My last blog post was about a researcher who seems to have found what she was looking for (young girls who claim to have had sex for money to buy sanitary towels) and now uses the finding to get publicity and, presumably, funding, or justification for funding if she has already received some.
Ten percent of the 15 year olds, allegedly, made this claim, which amounts to fewer than 20 people from a survey of 3000. But the researcher took what they said at face value because they were saying the right thing. The researcher is selling menstrual cups (specifically, mooncups) in a high HIV prevalence area.
Another piece of research looked at serodiscordance, where each partner in a couple has a different HIV status, one positive and one negative (or they are each infected with a recognizably distinct viral type). It was found that more women than men are in discordant relationships, which is taken to indicate that women are more ‘promiscuous’ than men, or more ‘promiscuous’ than previously assumed.
The researchers concluded that “due to social desirability bias, women in stable relationships practice concurrent partnerships more than reported”. In other words, the women whose partner was HIV negative but who were themselves HIV positive ‘lied’ about their sexual behavior.
The researchers, following the received view of HIV, believe that the virus is almost always transmitted through heterosexual sexual intercourse in high prevalence countries in ‘Africa’, but not in most countries outside of ‘Africa’. Therefore, HIV positive women in a discordant relationship must have been lying.
In the mooncup research, the researcher believed what was heard, and reported it as she heard it. But in the serodiscordance research the researcher did not believe what was heard, so it was classed as a ‘bias’, no different from saying that those women were lying.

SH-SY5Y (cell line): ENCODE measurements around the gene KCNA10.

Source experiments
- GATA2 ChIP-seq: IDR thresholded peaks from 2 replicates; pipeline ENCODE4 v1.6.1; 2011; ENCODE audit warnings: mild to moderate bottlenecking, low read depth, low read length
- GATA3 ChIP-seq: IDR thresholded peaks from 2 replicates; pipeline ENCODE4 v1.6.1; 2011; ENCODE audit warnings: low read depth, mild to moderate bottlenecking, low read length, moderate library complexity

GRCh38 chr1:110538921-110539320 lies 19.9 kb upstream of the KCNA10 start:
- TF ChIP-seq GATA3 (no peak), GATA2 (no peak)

Although there are all kinds of names for various different biases that plague certain kinds of research, it’s a bit harder to find names for the biases of researchers, who go into the field armed with their prejudices and the findings that they (and probably their funders and institutions, etc) seek, and proceed to grab what fits their preconceptions, discard what doesn’t, and put a spin on anything else that can be salvaged.
A very disturbing paper claims to identify three paradigms of ‘transactional sex’, for those who thought it only referred to sex for money. They identify:
Sex for basic needs
Sex for improved social status
Sex and material expressions of love
So there you have it! Since the study is not about people who are seen as straightforward sex workers and people who are married, it’s difficult to imagine what proportion of females could not be associated with any of these categories. Some authors on the subject conclude that females who don’t receive anything for sex (and, I guess, some who do), are coerced into having sex.
This is about sex in ‘African’ countries, by the way, so you don’t need to start thinking about any time you may have had sex that some zealous researcher could fit into one of their little boxes, unless you are ‘African’. Of course, if you are male (and ‘African’) then you are likely to be a John or a sexual abuser.
So how can you tell if you have had sex for reasons that the researcher can not classify as transactional or forced, how to tell if you are a prostitute, a victim, a John or a sexual abuser? Or, looking at it another way, if you are not from an ‘African’ country, neither are you married, nor a sex worker, have all your sexual experiences been of a kind that these researchers might approve?
Those writing on the subject often talk of females lacking power, and of the intervention they are researching, such as marketing mooncups and the like, as ’empowering’. Indeed, the subject of power often arises in discussions of HIV in ‘Africa’. As if we (the reseachers, NGOs, etc) have power and we are looking for downtrodden victims upon whom we may bestow it, if they just give the right answers to our questions (we can also tread down those awful men, too).
Shockingly, these well funded researchers really do wield great power in developing countries. They define what kind of person you are, a victim, an abuser, a prostitute, a john, and they tell others how to use these definitions, giving them a small share of their funding if they allocate people to the correct boxes.
The same researchers decide what they will accept as a valid response, on the one hand, and what they will put down to bias on the other, effectively calling the respondent a liar, unable or unwilling to accurately describe how they see themselves and their place in their own environment.
There are some who seem to go to the field with a blinkered view of HIV in high prevalence African countries, where they refuse to accept evidence that doesn’t fit their preconceived notions of ‘African’ sexuality, where sex is generally paid for (somehow) or forced, always ‘unsafe’, rarely (if ever) for pleasure and certainly not for love. If you are a HIV positive ‘African’, heck, even if you just have sex, you are (probably) a whore or a john.